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Thanks to NS Palmer for Lord Macaulay’s Translation of Horatius at the Bridge

And still his name sounds stirring
Unto the men of Rome,
As the trumpet-blast that cries to them
To charge the Volscian home;
And wives still pray to Juno
For boys with hearts as bold
As his who kept the bridge so well
In the brave days of old.

And in the nights of winter,
When the cold north winds blow,
And the long howling of the wolves
Is heard amidst the snow;
When round the lonely cottage
Roars loud the tempest’s din,
And the good logs of Algidus
Roar louder yet within;

When the oldest cask is opened,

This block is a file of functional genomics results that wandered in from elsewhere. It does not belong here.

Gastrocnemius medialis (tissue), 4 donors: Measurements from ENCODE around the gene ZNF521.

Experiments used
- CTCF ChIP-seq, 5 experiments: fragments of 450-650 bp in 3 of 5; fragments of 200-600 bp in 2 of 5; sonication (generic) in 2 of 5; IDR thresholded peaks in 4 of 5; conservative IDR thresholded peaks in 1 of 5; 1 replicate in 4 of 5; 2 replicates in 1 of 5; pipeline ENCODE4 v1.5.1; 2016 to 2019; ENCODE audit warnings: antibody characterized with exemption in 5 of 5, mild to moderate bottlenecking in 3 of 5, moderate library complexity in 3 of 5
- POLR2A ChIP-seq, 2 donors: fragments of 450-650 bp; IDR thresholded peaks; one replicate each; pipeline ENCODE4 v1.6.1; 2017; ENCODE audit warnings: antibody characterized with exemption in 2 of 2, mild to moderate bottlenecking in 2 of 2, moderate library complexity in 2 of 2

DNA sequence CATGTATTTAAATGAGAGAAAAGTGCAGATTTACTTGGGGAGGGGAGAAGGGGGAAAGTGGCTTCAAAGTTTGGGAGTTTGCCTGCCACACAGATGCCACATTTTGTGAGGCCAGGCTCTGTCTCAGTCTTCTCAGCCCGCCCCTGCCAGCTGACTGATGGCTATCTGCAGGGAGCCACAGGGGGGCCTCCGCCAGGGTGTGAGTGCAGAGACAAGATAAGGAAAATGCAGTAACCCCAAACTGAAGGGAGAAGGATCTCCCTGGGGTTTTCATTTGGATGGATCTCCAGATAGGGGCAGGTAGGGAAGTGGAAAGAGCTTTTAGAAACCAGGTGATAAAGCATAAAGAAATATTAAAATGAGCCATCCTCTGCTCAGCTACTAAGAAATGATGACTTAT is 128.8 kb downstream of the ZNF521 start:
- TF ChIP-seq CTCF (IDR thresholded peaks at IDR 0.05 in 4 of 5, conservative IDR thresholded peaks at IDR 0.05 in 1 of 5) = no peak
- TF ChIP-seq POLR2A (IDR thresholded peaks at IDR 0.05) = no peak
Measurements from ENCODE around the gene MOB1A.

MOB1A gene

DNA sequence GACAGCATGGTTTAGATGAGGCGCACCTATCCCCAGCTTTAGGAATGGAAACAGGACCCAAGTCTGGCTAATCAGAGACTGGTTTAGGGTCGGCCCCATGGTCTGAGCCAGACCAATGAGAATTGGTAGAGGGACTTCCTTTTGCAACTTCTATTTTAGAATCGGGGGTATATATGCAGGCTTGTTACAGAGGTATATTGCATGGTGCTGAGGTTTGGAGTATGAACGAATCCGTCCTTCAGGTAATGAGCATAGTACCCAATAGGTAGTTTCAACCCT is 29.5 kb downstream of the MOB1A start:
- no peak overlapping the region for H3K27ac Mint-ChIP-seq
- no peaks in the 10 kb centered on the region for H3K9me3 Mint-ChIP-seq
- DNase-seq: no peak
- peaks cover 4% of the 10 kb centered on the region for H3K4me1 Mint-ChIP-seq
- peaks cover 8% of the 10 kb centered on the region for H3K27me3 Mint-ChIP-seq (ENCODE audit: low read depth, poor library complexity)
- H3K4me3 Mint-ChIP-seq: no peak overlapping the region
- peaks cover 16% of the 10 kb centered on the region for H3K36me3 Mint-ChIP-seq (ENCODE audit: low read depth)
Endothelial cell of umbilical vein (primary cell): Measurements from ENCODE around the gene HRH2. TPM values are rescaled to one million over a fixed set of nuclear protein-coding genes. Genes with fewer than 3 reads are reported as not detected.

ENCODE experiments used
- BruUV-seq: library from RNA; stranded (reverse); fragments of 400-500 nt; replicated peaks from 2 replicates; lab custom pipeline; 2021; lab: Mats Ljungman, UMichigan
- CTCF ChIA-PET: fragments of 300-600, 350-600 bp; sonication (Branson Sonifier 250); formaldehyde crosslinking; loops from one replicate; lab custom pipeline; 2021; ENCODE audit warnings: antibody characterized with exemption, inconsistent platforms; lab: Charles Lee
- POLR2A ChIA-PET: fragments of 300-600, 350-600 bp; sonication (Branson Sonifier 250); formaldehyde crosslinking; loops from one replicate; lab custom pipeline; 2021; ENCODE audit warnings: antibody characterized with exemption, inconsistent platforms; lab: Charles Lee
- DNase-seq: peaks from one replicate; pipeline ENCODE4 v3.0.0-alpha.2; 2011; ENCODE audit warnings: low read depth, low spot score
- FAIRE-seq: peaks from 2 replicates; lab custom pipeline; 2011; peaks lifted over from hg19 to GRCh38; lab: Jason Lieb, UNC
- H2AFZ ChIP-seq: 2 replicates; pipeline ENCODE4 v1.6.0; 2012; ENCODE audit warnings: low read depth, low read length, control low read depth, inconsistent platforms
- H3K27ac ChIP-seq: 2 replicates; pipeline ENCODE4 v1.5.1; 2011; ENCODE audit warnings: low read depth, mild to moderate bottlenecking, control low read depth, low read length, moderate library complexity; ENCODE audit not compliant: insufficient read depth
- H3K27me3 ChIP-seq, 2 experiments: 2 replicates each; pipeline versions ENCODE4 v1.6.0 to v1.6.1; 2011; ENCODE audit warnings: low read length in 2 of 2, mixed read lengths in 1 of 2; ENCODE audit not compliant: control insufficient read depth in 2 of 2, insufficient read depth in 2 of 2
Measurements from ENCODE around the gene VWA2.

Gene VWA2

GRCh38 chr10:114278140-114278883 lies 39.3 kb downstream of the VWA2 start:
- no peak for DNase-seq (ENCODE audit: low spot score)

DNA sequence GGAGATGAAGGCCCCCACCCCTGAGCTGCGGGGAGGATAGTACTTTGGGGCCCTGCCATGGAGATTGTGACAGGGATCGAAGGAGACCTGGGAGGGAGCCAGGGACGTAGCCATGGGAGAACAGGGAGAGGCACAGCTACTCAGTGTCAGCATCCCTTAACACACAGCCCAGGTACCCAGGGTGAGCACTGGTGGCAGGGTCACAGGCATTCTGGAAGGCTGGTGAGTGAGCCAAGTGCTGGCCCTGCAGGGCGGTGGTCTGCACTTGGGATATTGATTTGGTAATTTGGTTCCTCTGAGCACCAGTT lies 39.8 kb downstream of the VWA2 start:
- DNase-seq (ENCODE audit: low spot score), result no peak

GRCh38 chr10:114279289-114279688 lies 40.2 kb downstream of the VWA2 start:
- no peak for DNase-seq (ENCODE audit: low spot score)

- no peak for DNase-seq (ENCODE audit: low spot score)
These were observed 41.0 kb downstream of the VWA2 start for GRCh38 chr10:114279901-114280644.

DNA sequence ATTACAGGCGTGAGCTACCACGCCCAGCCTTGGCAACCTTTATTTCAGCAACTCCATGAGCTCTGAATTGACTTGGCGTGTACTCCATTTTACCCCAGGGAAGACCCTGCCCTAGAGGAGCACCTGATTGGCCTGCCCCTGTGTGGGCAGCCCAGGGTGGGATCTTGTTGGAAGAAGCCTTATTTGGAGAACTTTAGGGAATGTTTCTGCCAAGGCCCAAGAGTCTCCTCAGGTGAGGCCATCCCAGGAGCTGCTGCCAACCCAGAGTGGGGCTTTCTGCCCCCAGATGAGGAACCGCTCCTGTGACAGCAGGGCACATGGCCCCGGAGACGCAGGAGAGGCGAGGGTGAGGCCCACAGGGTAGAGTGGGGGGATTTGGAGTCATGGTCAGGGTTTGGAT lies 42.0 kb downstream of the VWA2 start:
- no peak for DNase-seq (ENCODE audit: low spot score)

And the largest lamp is lit;
When the chestnuts glow in the embers,
And the kid turns on the spit;
When young and old in circle
Around the firebrands close;
When the girls are weaving baskets,
And the lads are shaping bows;

When the goodman mends his armor,
And trims his helmet’s plume;
When the goodwife’s shuttle merrily
Goes flashing through the loom;
With weeping and with laughter
Still is the story told,
How well Horatius kept the bridge
In the brave days of old.

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One thought on “Thanks to NS Palmer for Lord Macaulay’s Translation of Horatius at the Bridge

  1. Pretty inspiring stuff, right?

    “Then out spake brave Horatius,
    The Captain of the gate:
    ‘To every man upon this earth,
    Death cometh soon or late.
    And how can man die better
    Than facing fearful odds,
    For the ashes of his fathers
    And the temples of his gods?'”

    If you want to interest boys in poetry, that’s a lot better than Emily Dickinson. 🙂

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